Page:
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Mass program takes wellbeing to the next level


WELLBEING and resilience have become buzzwords in education however an Australian state is taking it to the next level by formulating a system-wide approach that can be used across an entire state or nation.

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South Australia is running large-scale programs to improve people’s psychological health at all stages of life, from school students to workers and the elderly.

Led by the South Australian Health and Medical Research Institute and the Department of Education and Childhood Development (DECD), the South Australian programs are being developed and exported across the world.

Last month the Government of Dubai in the United Arab Emirates commissioned DECD to use this expertise to conduct a wellbeing survey of 70,000 students.

The student census will continue over a five-year period for children in the last two years of primary (grades 5 and 6) and the first two years of secondary (grades 7 and 8) at all private schools.

It follows a similar state-wide program rolled out in South Australia in 2013, which now involves about 45,000 students a year.

The notion of “positive education” is not new but has previously been developed at a school level whereas the South Australian program takes a whole-of-state approach.

DECD Business Intelligence Director David Engelhardt said his department was also in talks about wellbeing projects in other countries including Northern Ireland and Slovenia.

“There is a huge interest internationally in positive education and the science is promising but young,” he said

“What we’ve done is scaled this up to a system level so it can operate across entire education systems rather than just individual schools.”

The wide-ranging census covers areas from school to nutrition, sleep, connectedness to family and peers, exposure to bullying, social engagement and out of school activities.

Results are then used to shape curriculums that build psychological health among students.

For example, Engelhardt said that by linking wellbeing data with academic results they found students with low perseverance levels tended to perform poorly in literacy and numeracy.

“That then enables us to look towards interventions that we can adopt early in life to improve children’s ability to stick at a task,” he said.

The global cost of mental health conditions was estimated at more than US$2 trillion in 2010. It is projected to increase to over US$6 trillion in 2030.

“The evidence is pretty clear that building resilience early in life is one of the most promising strategies to be able to respond to that,” Engelhardt said.

“This notion of building that through the education system is compelling.”

The South Australian Health and Medical Research Institute established its Wellbeing and Resilience Centre in 2014 on the recommendation of positive psychology expert and former Adelaide Thinker in Residence Professor Martin Seligman.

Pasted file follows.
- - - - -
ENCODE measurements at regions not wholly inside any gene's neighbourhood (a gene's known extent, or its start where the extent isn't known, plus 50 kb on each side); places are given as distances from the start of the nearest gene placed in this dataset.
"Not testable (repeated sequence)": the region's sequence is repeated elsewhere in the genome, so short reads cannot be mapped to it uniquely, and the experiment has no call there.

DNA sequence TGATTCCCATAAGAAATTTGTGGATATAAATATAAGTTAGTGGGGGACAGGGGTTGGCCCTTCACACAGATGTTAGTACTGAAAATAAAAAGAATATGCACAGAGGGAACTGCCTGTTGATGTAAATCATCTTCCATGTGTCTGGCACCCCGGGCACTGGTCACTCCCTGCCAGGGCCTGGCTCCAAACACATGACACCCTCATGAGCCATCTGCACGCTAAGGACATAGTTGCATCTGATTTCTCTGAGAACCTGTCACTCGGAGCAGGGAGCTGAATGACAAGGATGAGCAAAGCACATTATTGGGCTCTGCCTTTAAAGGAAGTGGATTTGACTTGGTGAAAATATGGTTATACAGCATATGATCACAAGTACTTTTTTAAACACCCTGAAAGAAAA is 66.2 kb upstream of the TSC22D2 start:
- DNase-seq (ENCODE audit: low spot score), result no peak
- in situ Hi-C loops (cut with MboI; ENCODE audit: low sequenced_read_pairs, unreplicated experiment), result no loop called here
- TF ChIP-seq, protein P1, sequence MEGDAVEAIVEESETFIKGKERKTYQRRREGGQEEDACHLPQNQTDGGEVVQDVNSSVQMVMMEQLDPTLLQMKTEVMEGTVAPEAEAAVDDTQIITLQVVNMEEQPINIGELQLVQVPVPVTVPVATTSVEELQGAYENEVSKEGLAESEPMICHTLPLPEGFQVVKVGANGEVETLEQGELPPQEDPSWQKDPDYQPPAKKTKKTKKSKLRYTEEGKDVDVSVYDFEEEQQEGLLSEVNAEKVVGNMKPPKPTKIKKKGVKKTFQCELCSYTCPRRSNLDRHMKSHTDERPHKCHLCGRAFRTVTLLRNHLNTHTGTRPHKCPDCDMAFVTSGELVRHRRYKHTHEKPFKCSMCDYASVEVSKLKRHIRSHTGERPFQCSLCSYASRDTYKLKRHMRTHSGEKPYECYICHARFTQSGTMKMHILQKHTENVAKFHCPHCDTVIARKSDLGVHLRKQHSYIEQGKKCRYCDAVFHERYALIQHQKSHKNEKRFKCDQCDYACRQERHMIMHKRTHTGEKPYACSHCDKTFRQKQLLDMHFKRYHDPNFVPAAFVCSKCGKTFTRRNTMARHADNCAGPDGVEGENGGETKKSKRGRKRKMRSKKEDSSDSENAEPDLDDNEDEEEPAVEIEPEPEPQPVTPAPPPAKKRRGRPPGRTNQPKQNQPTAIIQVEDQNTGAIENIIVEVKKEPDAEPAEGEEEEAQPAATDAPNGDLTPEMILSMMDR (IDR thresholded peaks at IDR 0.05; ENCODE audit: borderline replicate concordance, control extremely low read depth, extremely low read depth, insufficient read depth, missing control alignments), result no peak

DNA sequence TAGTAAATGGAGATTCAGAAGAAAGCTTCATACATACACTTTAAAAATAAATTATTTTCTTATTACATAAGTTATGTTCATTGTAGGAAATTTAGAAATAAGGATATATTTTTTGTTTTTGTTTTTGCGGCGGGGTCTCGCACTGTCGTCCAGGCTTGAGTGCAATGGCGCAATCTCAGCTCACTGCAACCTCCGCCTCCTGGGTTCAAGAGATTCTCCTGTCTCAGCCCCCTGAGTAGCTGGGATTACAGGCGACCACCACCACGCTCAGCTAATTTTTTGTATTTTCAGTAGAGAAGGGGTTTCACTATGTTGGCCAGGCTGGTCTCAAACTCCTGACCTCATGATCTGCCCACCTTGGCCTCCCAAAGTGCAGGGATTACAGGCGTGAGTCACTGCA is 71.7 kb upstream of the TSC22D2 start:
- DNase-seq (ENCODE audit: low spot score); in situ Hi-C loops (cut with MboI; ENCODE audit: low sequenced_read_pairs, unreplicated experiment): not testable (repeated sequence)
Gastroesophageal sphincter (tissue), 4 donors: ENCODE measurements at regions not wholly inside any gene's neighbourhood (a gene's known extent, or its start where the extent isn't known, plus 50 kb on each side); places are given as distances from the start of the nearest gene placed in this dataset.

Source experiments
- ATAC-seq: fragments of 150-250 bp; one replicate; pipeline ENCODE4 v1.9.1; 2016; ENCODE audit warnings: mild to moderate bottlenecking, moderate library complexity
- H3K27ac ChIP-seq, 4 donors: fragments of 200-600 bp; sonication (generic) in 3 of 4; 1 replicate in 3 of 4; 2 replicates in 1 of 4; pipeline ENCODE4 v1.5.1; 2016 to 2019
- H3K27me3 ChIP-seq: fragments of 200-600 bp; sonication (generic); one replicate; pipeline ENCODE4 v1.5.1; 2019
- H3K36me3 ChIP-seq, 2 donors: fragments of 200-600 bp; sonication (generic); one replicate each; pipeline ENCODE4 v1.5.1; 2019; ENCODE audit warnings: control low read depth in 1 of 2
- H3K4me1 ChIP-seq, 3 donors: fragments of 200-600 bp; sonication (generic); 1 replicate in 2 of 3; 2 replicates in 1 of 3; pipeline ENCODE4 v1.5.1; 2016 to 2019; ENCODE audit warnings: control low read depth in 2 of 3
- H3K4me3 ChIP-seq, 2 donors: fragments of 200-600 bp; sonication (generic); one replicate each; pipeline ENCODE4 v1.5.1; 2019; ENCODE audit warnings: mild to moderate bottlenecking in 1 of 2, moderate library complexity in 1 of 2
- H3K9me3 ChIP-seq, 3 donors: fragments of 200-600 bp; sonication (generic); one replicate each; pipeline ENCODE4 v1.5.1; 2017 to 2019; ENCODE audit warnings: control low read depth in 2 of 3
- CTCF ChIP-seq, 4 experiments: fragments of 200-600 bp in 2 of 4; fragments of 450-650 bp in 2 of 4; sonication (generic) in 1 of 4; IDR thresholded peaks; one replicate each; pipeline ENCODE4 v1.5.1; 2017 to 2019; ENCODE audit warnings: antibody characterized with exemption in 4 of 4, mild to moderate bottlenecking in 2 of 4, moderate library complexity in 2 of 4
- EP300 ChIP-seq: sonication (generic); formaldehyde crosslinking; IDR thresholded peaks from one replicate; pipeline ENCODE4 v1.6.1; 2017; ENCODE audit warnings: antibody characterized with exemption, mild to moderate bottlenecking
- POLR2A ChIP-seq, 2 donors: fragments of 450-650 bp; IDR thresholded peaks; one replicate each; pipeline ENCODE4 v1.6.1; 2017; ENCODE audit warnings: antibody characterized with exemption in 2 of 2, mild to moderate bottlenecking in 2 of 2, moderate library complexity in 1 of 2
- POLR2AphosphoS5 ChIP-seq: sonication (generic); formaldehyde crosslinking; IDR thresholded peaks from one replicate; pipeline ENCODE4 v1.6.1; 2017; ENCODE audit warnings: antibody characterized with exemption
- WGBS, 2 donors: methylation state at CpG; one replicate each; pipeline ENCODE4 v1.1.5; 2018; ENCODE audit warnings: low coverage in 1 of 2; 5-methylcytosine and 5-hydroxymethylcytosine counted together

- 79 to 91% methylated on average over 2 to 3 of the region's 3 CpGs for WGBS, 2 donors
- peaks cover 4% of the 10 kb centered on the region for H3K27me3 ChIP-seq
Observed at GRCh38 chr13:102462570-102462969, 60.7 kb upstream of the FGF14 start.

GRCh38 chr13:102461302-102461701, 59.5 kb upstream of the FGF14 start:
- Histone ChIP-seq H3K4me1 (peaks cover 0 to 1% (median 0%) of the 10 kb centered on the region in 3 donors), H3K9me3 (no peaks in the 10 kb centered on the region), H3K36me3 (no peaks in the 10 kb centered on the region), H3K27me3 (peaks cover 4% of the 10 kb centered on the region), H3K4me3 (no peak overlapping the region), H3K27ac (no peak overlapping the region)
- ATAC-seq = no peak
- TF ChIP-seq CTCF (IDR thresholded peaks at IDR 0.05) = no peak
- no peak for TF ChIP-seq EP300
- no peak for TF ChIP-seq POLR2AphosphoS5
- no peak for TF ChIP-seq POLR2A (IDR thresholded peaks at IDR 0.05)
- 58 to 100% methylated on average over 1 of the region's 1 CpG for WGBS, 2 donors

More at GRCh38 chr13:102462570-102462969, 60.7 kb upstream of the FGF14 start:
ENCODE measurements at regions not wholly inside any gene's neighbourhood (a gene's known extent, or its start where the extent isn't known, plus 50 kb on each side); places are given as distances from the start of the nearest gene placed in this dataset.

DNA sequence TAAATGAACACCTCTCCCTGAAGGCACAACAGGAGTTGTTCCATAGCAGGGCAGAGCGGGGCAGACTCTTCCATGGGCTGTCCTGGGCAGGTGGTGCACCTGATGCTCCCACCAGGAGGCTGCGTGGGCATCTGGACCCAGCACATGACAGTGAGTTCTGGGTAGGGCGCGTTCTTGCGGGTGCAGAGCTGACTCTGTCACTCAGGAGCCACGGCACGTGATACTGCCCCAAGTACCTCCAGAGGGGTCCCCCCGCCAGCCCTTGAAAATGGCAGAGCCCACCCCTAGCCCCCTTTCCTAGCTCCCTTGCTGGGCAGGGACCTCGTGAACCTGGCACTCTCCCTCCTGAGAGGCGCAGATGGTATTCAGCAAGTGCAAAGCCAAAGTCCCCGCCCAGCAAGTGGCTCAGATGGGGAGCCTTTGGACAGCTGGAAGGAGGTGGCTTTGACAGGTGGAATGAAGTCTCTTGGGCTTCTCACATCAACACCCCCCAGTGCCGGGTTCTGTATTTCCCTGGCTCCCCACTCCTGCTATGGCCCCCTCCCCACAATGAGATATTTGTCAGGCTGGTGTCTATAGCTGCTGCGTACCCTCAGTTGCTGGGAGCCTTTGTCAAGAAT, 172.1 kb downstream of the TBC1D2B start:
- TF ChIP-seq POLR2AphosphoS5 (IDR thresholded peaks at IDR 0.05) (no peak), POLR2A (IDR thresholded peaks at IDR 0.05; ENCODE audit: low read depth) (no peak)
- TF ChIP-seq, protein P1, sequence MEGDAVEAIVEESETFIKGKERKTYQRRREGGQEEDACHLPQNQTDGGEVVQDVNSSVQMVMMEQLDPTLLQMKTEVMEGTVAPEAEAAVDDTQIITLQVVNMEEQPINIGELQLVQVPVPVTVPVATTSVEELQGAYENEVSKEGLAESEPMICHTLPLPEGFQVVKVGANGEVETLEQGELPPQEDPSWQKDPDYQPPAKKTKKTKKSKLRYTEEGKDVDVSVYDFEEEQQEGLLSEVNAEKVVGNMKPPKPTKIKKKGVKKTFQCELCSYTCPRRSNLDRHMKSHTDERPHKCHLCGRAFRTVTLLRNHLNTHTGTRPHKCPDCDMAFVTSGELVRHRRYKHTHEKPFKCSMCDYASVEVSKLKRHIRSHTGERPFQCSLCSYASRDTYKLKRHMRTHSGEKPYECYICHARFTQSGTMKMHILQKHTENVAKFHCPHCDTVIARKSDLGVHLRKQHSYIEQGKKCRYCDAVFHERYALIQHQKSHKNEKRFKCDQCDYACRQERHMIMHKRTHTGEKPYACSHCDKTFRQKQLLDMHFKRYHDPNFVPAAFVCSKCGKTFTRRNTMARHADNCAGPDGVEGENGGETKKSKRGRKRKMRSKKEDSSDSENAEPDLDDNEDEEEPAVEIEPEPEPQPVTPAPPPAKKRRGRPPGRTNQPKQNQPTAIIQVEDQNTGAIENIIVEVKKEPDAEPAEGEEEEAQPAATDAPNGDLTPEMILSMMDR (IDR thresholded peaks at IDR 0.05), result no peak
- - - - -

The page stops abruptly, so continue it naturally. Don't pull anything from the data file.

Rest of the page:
Since then, the centre has grown from a staff of two to 14 as it looks at ways to measure wellbeing and resilience at a state-wide level and use the data to improve the psychological health of the population.

Director Gabrielle Kelly said while building wellbeing and resilience had been recognised as important for some time, methods of measuring its success – particularly at a mass level in a democratic state – were relatively unknown.

She said developing these skills while people were healthy rather than using them as therapy when they became mentally ill also made sense.

“We are building the wellbeing of our state across all ages to learn more about how to do it at scale as a prototype for the world,” Kelly said.

“There’s a great deal of interest in what we’re doing in Mexico, China, Dubai, England and we are attracting quite a lot of attention.”

The Wellbeing and Resilience Centre used Prof Seligman’s PERMA (Positive emotion, Engagement, Relationships, Meaning, Accomplishment) dashboard to define wellbeing and resilience and then added physical activity, nutrition, sleep and optimism to create PERMA+. It also delivers TechWerks Resilience Training in South Australia, a program initially developed for the US Army.

The tools were used to measure wellbeing and deliver training to 200 manufacturing workers who know they will soon lose their jobs, prison staff and inmates, and older South Australians looking to the final stage of their lives after retiring from work.

“Often when people talk about mental health they are really talking about mental illness – there is an important distinction,” Kelly said.

“We are talking about building mental health – psychological assets to help people be stronger and help them live better lives.

“We are one of the first to do it at this scale and that’s why everyone is paying attention.”

This is a Creative Commons story from The Lead South Australia, a news service providing stories about innovation in South Australia. Please feel free to use the story in any form of media. The story sources are linked in with the copy and all contacts are willing to talk further about the story. Copied to Clipboard

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